With many schools starting the year online, kids of all ages are spending more time than ever on their devices. While this shift is designed to help slow the spread of the coronavirus, it’s also fueling the rise of another worry for parents: online meanness. Bullying is nothing new, of course, but it takes a variety of different forms online that parents may not be used to or even aware of, and studies show that it can have long-lasting and wide-ranging impacts. With that in mind, Children and Screens: Institute of Digital Media and Child Development has brought together an interdisciplinary group of leading educators, researchers, and clinicians to help parents understand the world of cyberbullying with tips on how to prevent and stop it before it becomes worse.
For a deeper dive into the issues surrounding kids and online meanness, be sure to tune in to the next installment of our weekly “Ask The Experts” series on Wednesday, September 2nd, at 12pm ET via Zoom. The panel will present the latest research on cyberbullying and online cruelty, recommend how parents and kids can work together to promote civil engagement online, and answer all of your questions live. RSVP here.
Cyberbullying is a relatively new phenomenon in the scheme of things, and parents who didn’t grow up with it may underestimate the effects it can have on children, including anxiety, depression, suicidal ideation, poor academic performance, and impaired physical health. Clemson University Psychology Professor Robin M. Kowalski, PhD recommends that all parents become active participants in helping their children navigate the internet from an early age. “Communicate with your children and teens about appropriate online etiquette,” she says, “and offer them possible responses to cyberbullying victimization, like not responding, blocking the sender, or telling a parent or teacher.” Kowalski suggests that parents should set clear guidelines and consequences at home for the use of the internet and text messaging.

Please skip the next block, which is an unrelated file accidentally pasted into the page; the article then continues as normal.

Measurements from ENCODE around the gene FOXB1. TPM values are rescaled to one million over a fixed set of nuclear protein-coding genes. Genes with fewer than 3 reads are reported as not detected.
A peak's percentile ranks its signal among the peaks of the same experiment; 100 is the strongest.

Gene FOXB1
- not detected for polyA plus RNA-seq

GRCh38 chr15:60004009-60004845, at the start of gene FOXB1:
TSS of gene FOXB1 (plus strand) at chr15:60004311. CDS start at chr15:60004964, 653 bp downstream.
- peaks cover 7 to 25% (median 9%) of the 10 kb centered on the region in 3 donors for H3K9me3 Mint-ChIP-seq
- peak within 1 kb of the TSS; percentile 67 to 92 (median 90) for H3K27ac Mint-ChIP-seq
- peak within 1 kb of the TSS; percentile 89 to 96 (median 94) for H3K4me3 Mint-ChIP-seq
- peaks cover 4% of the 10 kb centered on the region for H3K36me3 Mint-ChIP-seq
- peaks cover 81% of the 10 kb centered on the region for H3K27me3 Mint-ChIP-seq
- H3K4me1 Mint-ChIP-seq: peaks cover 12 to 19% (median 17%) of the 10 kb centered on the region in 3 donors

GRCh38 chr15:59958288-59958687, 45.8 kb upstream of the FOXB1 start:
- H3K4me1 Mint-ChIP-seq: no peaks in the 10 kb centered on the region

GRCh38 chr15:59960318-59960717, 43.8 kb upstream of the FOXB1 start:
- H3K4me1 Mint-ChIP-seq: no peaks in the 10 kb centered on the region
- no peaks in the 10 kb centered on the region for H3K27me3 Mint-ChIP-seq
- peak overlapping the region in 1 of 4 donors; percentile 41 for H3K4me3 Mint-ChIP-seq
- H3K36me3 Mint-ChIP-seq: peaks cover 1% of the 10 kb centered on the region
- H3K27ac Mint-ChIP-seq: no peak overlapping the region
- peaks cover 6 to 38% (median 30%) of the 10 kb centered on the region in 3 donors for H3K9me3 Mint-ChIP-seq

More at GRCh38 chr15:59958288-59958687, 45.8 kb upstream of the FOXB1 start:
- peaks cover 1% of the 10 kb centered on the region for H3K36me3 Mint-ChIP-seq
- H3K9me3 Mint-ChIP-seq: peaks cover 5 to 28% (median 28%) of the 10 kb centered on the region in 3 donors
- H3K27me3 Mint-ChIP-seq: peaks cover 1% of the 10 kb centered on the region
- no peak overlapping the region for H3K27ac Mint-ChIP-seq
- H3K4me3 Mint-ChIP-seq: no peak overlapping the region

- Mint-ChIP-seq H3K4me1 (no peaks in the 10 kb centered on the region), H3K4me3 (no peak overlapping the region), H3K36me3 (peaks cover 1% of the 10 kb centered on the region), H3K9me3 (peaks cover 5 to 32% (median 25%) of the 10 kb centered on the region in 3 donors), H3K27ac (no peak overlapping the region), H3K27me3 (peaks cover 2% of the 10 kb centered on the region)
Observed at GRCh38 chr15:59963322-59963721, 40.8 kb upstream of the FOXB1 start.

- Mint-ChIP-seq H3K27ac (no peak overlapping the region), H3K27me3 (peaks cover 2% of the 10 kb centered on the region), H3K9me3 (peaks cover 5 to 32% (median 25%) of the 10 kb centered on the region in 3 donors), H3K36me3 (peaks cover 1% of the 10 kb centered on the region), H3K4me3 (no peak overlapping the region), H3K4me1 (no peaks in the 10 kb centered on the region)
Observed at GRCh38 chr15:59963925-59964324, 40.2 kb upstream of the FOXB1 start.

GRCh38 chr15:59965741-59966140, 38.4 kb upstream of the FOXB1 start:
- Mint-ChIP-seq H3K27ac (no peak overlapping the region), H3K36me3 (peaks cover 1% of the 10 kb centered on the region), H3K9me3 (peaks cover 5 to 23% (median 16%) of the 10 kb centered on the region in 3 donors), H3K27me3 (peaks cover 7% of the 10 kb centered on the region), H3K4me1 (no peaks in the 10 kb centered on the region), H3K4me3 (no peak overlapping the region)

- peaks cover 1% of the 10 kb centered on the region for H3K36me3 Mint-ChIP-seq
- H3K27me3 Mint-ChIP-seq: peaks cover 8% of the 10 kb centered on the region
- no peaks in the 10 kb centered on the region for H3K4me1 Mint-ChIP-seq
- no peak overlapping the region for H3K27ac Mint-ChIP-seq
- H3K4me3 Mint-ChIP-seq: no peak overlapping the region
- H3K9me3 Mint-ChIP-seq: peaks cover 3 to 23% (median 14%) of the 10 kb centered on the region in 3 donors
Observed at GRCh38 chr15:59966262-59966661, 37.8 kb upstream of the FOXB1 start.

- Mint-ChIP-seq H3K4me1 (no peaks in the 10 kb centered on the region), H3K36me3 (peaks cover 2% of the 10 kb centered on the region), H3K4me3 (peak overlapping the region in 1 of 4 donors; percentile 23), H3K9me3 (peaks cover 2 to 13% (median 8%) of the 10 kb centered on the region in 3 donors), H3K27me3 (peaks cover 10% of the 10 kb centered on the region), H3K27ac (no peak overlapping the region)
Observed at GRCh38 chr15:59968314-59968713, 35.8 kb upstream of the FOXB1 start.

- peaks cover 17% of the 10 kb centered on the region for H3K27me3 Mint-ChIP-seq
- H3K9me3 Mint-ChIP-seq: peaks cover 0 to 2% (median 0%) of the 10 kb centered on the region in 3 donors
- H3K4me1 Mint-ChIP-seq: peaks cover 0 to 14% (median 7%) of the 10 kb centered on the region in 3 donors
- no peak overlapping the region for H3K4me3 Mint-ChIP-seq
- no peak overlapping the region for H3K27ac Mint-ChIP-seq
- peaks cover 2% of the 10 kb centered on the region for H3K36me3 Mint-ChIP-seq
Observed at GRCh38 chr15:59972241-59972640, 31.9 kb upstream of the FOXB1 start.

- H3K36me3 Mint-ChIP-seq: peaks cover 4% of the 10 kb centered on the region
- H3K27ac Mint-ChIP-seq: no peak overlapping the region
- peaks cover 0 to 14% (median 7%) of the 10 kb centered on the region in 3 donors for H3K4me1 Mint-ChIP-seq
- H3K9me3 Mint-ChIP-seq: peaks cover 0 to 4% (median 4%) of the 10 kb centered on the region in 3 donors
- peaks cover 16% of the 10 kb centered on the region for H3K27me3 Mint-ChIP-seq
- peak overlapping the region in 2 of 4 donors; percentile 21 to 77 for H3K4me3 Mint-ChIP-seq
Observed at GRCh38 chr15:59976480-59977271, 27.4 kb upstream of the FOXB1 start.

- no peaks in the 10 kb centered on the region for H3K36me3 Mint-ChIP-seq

University of Córdoba Psychology Professor Izabela Zych, PhD agrees, adding that recent studies show that parental supervision is crucial for prevention of cyberbullying victimization and perpetration. “It’s not about being overprotective and interrogating children or constantly checking what adolescents are doing online,” she says. “It’s about showing trust and affection, love and care.” Zych recommends parents talk openly with their children and invite them to share their experiences and concerns. Children who feel that their parents are always there to help them will talk in a more honest way and feel more understood and listened to.
Director of the Brown-Lifespan Center for Digital Health Megan L. Ranney, MD, MPH, suggests that one way to help facilitate these conversations is to simply have them more regularly. “By normalizing discussions about what healthy social media interactions look like, you’re more likely to encourage your kids to tell you when there’s a problem,” she says. “And when the inevitable happens—when they see bullying, are bullied, or bully others—you’ll be able to start from a position of shared understanding, rather than one of judgment.”
SIT, LISTEN AND BE SYMPATHETIC
If your child discloses to you that he or she is being cyberbullied, it’s important to present a measured reaction. “Take a deep breath and pause before responding,” says Licensed Professional Counselor wellness counselor Patricia Agatston, PhD. “Thank your child for coming to you and affirm this help-seeking behavior.” Agatston recommends showing curiosity and asking your child questions like “How are you feeling?” and “What have you done or thought about doing?” “Acknowledge their emotions and affirm any positive actions they’ve taken or are considering,” she says, “Let your child know that you’re available to help and that you can work together to find a solution.”
“Research has shown a strong association between bullying and suicide,” adds Scott Poland, EdD, Director of the Suicide and Violence Prevention Office at NSU Florida. “It’s critical that kids be listened to and asked directly about any thoughts of hopelessness or suicide they may be feeling so that appropriate interventions can take place.”
Children often won’t tell their parents if they are being bullied online because they are afraid their devices or phones will be taken away from them. “Make sure they know this won’t happen,” says Stephanie Fredrick, Ph.D., Associate Director of Alberti Center for Bullying Abuse Prevention, University at Buffalo, SUNY. “Although it’s upsetting to hear that your child may be a target of cyberbullying, try not to let your distress get in the way of problem solving. Instead, listen to your child and find out more. Empathize with their feelings and problem solve with them possible responses and coping strategies, which may include reporting the behavior, taking a break from a specific app or platform, or communicating with your child’s school.”
STRENGTHEN SOCIAL SKILLS